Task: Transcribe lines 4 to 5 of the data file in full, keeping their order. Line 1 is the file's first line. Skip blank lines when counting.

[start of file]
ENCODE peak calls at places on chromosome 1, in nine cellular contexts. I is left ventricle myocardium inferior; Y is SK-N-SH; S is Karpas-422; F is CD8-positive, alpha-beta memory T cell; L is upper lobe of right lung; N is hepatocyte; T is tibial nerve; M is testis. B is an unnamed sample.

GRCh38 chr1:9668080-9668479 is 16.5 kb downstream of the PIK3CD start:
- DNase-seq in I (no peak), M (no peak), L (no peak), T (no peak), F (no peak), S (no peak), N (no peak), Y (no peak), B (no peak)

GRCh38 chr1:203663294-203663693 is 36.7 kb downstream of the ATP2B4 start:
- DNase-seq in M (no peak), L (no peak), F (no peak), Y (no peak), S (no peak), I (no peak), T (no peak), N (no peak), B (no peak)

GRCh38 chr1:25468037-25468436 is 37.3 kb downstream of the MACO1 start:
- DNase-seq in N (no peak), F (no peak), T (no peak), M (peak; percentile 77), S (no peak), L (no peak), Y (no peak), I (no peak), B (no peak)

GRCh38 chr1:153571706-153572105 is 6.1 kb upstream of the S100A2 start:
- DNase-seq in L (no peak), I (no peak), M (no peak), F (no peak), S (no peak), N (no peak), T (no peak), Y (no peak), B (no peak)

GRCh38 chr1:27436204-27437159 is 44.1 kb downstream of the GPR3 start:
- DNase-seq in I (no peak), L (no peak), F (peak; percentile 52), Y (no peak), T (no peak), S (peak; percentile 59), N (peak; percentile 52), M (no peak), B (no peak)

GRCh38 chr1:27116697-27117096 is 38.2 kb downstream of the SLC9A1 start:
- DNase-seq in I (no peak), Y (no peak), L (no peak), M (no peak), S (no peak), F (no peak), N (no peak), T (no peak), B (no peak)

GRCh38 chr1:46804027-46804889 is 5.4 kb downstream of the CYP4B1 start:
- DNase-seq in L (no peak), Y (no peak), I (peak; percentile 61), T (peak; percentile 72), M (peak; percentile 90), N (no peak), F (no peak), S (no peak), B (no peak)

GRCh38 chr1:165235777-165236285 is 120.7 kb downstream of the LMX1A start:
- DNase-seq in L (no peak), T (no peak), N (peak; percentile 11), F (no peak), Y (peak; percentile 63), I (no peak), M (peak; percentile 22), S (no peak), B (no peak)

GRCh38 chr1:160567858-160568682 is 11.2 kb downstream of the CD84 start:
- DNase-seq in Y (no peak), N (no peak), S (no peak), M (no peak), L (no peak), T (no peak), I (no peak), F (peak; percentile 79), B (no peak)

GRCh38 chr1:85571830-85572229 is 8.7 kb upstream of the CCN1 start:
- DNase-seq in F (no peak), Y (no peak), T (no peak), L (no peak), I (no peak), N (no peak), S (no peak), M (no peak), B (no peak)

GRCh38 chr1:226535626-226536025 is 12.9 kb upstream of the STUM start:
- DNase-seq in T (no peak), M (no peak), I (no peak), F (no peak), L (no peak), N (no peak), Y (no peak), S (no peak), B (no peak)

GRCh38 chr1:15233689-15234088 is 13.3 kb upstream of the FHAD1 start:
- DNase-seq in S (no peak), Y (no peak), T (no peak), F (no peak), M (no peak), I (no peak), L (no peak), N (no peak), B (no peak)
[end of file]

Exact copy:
GRCh38 chr1:203663294-203663693 is 36.7 kb downstream of the ATP2B4 start:
- DNase-seq in M (no peak), L (no peak), F (no peak), Y (no peak), S (no peak), I (no peak), T (no peak), N (no peak), B (no peak)